Calcium is an essential part of their diet. If your dog loves chicken necks or wings, these are a great source of calcium. There is also ground bone and eggshell in our vegetable and fruit supplement providing calcium.  Eggshell has the perfect ratio of phosphorous calcium. So, if you feed additional raw egg, you can add extra calcium by crushing the eggshell into their food.

Do not feed large weight bearing bones as these can result in damaged teeth if your dog is a vigorous determined chewer. Bones that have been cut vertically can splinter and should not be fed.

Can I feed cooked bones?

No never. Cooked bones are brittle and may splinter and cause a choking hazard.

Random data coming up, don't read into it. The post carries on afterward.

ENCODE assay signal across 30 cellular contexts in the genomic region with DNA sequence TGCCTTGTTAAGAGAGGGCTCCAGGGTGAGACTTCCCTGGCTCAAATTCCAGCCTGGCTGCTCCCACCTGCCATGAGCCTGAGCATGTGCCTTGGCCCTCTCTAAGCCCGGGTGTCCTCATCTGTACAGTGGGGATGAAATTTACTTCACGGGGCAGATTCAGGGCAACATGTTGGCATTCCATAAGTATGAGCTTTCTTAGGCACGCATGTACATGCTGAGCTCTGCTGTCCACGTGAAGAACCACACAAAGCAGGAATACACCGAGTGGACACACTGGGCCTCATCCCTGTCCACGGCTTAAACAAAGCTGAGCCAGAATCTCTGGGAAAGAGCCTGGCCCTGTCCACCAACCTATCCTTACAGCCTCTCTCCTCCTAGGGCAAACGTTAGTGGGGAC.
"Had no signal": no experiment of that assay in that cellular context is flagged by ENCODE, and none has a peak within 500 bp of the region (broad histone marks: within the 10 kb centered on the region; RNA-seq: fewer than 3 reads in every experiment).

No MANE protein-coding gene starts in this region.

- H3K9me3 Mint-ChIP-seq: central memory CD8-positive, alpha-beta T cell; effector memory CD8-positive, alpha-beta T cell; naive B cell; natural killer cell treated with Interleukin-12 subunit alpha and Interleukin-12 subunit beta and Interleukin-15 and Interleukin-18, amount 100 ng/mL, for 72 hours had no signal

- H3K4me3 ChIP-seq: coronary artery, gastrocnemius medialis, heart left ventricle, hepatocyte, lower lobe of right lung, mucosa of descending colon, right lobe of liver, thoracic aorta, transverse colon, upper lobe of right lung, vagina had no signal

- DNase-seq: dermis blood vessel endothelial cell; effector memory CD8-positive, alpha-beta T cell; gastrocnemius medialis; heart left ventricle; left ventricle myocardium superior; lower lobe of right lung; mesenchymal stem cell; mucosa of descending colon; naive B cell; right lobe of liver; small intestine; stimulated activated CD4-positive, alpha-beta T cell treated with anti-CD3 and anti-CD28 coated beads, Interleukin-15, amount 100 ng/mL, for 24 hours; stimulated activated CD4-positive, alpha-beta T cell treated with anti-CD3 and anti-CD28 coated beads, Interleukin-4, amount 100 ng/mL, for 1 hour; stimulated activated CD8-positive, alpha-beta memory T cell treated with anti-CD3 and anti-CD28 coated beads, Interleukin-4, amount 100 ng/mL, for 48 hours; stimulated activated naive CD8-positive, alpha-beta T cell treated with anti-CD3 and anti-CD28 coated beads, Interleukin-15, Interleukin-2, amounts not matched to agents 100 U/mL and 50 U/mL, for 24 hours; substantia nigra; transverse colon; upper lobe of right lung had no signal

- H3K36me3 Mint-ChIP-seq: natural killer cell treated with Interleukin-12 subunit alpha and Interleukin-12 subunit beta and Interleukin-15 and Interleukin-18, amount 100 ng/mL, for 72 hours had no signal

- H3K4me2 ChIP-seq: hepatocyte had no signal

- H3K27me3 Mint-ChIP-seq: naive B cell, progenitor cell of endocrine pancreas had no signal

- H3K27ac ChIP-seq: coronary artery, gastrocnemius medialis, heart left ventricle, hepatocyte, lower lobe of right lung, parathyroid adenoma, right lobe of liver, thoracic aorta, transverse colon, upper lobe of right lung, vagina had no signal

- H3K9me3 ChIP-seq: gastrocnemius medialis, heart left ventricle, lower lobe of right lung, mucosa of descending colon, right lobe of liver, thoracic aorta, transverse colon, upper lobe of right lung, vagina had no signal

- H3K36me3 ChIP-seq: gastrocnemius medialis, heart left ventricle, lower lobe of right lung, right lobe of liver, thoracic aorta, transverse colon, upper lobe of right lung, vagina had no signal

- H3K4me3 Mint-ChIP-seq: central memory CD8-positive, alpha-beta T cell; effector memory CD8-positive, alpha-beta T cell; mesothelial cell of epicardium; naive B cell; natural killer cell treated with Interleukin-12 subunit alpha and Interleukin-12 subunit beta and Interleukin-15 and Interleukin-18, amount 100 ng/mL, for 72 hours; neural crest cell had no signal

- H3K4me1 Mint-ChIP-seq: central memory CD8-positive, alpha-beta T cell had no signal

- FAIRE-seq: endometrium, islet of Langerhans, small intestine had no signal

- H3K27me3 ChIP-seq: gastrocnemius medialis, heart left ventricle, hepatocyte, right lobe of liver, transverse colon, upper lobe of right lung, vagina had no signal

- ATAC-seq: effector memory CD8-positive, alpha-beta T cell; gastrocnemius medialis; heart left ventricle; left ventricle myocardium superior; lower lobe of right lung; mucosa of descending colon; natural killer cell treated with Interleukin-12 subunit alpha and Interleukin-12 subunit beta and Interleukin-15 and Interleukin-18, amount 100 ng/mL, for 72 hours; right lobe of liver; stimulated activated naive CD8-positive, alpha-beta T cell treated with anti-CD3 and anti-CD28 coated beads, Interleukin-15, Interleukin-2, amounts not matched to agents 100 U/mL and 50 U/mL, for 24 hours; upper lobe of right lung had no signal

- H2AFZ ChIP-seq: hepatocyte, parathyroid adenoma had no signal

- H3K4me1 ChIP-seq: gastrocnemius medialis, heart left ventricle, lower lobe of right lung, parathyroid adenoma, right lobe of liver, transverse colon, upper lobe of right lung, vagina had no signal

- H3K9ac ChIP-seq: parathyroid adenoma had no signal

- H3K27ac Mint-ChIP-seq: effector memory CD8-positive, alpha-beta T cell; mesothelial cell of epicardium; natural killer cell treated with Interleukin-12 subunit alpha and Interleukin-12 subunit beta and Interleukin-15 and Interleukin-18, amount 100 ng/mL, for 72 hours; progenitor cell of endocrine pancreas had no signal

My vet advised me not to feed a raw diet, why would they say that?

Vets get limited nutritional training whilst studying. Once qualified and working in a vet practice, pet food manufacturers who want vets to resell their pet food in their waiting rooms provide the main source of training. There are many myths and misconceptions about feeding dogs a raw diet.  

How is raw feeding safe, will my dog get ill?

Raw meat is a species appropriate diet for dogs. What does species appropriate mean I hear you say? Species appropriate for Koalas is gum leaves. Species appropriate for worms is dirt. These species can’t survive being fed a diet they haven’t evolved to eat. Dogs are designed to eat meat and while they are very adaptive and can eat other foods, they do no thrive and stay healthy long term.